We now know that the way individuals within a society think about violence targeting civilians, (whether committed by a military or an individual actor or small group), directly relates to the level of human development and stability of that society more broadly.
So in this study what we set out to do was explore whether or not respondents all across the globe felt there was a moral justification for violent attacks deliberately targeting civilians.
We did this by asking people to choose between absolutely rejecting attacks targeting civilians as "never justified" OR conditionally accepting the tactic as "sometimes justified." This simplification makes it easier to ask the same question globally.
So the question was:
Some people think that… For the military to target and kill civilians is sometimes justified, while others think that kind of violence is never justified
Some people think that …For an individual person or a small group of persons to target and kill civilians is sometimes justified, while others think that kind of violence is never justified
Which is your opinion?
1. Never justified
2. Sometimes justified
4. (Don't know)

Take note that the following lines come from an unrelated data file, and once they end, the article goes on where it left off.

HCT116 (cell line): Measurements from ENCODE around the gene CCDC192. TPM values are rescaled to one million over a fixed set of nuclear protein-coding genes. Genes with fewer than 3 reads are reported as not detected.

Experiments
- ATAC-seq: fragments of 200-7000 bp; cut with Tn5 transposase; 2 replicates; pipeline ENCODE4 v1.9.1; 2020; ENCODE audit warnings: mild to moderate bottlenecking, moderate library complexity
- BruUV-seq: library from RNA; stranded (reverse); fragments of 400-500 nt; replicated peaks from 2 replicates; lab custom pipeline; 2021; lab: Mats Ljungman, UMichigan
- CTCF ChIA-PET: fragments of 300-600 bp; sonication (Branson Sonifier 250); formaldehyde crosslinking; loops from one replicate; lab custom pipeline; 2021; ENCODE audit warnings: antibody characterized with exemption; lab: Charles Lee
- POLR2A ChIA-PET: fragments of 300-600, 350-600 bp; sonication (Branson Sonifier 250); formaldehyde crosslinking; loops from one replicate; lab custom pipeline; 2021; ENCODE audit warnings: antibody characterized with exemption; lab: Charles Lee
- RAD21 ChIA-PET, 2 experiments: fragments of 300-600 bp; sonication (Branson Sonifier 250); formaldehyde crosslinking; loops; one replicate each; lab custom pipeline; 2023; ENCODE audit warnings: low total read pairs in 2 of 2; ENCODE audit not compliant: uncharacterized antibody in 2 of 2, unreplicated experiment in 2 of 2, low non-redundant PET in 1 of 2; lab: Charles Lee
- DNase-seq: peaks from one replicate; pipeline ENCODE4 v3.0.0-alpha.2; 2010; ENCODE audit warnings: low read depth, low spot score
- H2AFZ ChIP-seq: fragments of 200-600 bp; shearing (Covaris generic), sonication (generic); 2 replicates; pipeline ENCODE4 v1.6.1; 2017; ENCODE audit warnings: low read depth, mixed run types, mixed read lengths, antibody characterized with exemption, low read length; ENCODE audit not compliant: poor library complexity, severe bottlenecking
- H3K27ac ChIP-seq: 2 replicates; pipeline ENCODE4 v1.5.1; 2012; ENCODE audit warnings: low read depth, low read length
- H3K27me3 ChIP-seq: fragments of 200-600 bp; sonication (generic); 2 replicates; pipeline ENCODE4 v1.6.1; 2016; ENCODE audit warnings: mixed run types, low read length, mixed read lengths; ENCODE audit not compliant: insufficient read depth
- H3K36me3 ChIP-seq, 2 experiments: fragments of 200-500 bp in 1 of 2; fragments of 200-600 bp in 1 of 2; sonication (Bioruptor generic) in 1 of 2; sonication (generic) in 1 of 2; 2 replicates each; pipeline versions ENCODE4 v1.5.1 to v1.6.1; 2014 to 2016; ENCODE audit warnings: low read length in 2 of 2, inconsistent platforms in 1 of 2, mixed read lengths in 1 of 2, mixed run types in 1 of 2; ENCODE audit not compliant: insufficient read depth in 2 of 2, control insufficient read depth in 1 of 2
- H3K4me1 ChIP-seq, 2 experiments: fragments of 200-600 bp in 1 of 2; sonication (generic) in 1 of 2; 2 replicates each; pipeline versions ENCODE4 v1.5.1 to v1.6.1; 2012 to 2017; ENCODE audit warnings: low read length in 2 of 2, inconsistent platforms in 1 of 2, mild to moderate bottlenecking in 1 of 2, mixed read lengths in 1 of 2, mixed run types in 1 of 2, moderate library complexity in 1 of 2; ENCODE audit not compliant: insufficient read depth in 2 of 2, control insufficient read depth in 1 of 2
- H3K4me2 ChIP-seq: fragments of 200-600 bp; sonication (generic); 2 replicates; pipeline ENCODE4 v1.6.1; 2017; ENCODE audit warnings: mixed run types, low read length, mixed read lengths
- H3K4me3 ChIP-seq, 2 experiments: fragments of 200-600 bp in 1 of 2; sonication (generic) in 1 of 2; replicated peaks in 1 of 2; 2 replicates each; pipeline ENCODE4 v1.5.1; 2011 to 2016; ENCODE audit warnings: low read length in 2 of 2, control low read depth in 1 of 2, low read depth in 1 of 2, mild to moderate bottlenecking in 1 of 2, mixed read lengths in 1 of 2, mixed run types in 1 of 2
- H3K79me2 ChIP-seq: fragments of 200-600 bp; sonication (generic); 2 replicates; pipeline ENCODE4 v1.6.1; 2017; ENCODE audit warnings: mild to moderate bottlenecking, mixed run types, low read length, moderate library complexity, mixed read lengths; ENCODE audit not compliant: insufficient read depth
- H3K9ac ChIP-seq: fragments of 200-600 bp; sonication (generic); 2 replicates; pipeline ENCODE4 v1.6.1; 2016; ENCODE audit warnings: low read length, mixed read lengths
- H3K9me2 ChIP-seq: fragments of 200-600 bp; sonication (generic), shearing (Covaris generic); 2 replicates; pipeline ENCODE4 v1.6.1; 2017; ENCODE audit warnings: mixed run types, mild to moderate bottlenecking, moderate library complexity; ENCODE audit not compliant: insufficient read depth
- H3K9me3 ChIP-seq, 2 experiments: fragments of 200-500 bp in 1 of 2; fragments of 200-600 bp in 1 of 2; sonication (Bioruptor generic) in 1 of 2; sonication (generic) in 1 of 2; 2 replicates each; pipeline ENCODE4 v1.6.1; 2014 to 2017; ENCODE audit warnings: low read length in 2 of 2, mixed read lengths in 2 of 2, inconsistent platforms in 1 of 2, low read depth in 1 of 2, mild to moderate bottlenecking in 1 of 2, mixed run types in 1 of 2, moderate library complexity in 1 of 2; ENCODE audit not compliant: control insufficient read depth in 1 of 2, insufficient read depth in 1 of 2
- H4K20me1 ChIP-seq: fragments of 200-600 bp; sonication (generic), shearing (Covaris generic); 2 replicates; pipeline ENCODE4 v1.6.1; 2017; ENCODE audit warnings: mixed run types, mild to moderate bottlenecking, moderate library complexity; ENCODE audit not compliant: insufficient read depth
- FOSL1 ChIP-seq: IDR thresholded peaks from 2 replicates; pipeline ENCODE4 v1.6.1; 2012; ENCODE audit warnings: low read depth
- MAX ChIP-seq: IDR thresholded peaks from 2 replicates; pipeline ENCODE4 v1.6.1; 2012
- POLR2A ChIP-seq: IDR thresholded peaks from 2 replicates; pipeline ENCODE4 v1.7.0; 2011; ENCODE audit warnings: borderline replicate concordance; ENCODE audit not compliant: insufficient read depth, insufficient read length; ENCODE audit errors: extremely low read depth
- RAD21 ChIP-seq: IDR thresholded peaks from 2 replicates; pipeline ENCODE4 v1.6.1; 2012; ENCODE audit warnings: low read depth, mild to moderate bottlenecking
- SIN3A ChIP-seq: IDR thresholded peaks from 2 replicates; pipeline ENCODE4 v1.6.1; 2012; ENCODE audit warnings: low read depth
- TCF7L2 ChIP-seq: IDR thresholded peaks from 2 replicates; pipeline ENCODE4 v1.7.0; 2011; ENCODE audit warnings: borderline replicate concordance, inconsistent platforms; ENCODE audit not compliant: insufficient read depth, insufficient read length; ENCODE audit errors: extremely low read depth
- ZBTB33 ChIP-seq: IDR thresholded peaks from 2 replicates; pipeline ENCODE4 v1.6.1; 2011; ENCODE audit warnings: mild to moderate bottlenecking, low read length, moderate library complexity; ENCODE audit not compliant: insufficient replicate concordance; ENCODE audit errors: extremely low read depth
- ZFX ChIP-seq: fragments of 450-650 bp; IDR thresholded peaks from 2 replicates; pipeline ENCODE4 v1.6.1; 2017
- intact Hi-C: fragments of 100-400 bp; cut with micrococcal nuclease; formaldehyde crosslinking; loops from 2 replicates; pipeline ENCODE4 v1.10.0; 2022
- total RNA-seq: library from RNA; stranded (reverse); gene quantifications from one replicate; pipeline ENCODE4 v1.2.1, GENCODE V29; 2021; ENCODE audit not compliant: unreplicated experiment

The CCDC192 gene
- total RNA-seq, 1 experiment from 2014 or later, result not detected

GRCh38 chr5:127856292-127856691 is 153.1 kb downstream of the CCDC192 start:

It’s important to note that the questions specifically address the "targeting" of civilians, not simply their unintended harm as collateral damage. So of the dozens of questions we ask about 9/11, MW relations, etc.., these are just two of those questions. And what I’ll be doing next is sharing some of the trends we found when comparing those who said such attacks were justified with those who said such attacks were never justified.
Human Development and Education
And as I mentioned earlier what we found was that Public tolerance for attacks on civilians is linked to lower Human Development Index Scores (Human Development Index of the UNDP):
Therefore, In countries with lower UNDP Human Development Index scores, people are more likely to say individual and military attacks on civilians are sometimes justified. This suggests that human development is a strong policy lever that leaders should engage to lower the risk of social unrest, rather than look to jerrymander or ‘fix’ religious behavior or social norms.
This is actually good news for governments because its always much more politically, socially and religiously palpable (not to mention natural) for policy makers and government generally to focus their efforts on moving the needle on Human development rather than custom tailoring religion. Whether it’s in Egypt or in the UK, over the past ten years we have seen a series of governmental attempts at countering extremism through religious messages or faith-focused initiatives that in most cases often ring hollow or unauthentic with the audiences and communities they target.